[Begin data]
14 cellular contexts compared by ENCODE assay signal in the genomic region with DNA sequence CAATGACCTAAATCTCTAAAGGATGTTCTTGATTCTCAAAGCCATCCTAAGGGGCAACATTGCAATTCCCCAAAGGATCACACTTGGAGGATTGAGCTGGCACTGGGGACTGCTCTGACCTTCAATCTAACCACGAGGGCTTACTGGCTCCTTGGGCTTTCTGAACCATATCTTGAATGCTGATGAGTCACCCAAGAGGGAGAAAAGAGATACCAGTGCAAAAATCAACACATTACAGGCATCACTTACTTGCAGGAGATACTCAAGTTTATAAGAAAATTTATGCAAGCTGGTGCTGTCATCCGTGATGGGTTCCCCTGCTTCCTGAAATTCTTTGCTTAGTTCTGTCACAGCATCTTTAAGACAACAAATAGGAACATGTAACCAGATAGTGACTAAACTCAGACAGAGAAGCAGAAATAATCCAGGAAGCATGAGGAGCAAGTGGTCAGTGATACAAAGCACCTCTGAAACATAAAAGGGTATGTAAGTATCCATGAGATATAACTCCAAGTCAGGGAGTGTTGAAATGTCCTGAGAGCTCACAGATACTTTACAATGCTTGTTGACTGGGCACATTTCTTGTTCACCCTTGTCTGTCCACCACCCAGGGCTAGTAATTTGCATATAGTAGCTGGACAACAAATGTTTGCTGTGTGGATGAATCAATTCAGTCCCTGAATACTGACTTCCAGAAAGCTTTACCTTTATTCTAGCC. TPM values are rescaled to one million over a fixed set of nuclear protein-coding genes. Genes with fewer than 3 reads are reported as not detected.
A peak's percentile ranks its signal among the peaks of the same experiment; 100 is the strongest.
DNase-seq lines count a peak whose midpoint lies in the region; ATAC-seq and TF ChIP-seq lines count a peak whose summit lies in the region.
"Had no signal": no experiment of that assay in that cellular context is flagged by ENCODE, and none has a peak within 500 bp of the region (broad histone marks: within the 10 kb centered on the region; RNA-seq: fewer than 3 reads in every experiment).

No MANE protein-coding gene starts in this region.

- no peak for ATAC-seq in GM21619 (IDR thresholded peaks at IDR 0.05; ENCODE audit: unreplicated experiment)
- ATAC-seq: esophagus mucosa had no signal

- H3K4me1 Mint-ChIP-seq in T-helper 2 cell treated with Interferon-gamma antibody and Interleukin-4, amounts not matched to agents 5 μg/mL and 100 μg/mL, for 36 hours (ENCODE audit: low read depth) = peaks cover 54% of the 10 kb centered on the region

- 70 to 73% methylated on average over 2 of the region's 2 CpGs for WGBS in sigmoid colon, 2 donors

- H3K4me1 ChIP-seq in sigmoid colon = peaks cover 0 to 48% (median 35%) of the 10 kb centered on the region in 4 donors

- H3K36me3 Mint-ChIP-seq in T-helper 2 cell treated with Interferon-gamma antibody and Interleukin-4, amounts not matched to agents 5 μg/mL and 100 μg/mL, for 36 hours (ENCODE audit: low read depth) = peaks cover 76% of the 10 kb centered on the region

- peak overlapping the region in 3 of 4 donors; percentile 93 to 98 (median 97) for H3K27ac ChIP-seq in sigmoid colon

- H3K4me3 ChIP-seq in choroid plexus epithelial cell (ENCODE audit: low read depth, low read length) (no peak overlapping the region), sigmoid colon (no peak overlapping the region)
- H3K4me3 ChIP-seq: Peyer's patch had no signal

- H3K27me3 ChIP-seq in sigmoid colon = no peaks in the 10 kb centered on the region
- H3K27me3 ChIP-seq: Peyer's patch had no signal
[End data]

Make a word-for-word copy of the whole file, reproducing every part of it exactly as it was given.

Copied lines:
14 cellular contexts compared by ENCODE assay signal in the genomic region with DNA sequence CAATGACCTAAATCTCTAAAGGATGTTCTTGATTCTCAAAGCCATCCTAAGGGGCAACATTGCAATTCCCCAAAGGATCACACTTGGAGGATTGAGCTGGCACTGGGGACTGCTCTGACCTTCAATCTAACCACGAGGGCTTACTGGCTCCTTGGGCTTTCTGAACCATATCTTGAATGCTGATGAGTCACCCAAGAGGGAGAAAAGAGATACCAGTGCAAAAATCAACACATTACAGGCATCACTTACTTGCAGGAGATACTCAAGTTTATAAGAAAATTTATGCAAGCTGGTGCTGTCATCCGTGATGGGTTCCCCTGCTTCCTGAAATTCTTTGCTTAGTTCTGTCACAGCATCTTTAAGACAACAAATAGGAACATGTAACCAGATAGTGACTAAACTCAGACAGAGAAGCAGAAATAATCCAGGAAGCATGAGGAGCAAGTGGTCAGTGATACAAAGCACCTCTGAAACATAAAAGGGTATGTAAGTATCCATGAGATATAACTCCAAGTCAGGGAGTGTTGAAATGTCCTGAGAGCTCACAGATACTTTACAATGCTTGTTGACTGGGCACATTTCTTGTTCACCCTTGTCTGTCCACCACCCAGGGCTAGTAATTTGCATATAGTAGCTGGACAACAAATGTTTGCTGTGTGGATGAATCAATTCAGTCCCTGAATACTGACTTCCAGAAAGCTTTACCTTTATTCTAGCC. TPM values are rescaled to one million over a fixed set of nuclear protein-coding genes. Genes with fewer than 3 reads are reported as not detected.
A peak's percentile ranks its signal among the peaks of the same experiment; 100 is the strongest.
DNase-seq lines count a peak whose midpoint lies in the region; ATAC-seq and TF ChIP-seq lines count a peak whose summit lies in the region.
"Had no signal": no experiment of that assay in that cellular context is flagged by ENCODE, and none has a peak within 500 bp of the region (broad histone marks: within the 10 kb centered on the region; RNA-seq: fewer than 3 reads in every experiment).

No MANE protein-coding gene starts in this region.

- no peak for ATAC-seq in GM21619 (IDR thresholded peaks at IDR 0.05; ENCODE audit: unreplicated experiment)
- ATAC-seq: esophagus mucosa had no signal

- H3K4me1 Mint-ChIP-seq in T-helper 2 cell treated with Interferon-gamma antibody and Interleukin-4, amounts not matched to agents 5 μg/mL and 100 μg/mL, for 36 hours (ENCODE audit: low read depth) = peaks cover 54% of the 10 kb centered on the region

- 70 to 73% methylated on average over 2 of the region's 2 CpGs for WGBS in sigmoid colon, 2 donors

- H3K4me1 ChIP-seq in sigmoid colon = peaks cover 0 to 48% (median 35%) of the 10 kb centered on the region in 4 donors

- H3K36me3 Mint-ChIP-seq in T-helper 2 cell treated with Interferon-gamma antibody and Interleukin-4, amounts not matched to agents 5 μg/mL and 100 μg/mL, for 36 hours (ENCODE audit: low read depth) = peaks cover 76% of the 10 kb centered on the region

- peak overlapping the region in 3 of 4 donors; percentile 93 to 98 (median 97) for H3K27ac ChIP-seq in sigmoid colon

- H3K4me3 ChIP-seq in choroid plexus epithelial cell (ENCODE audit: low read depth, low read length) (no peak overlapping the region), sigmoid colon (no peak overlapping the region)
- H3K4me3 ChIP-seq: Peyer's patch had no signal

- H3K27me3 ChIP-seq in sigmoid colon = no peaks in the 10 kb centered on the region
- H3K27me3 ChIP-seq: Peyer's patch had no signal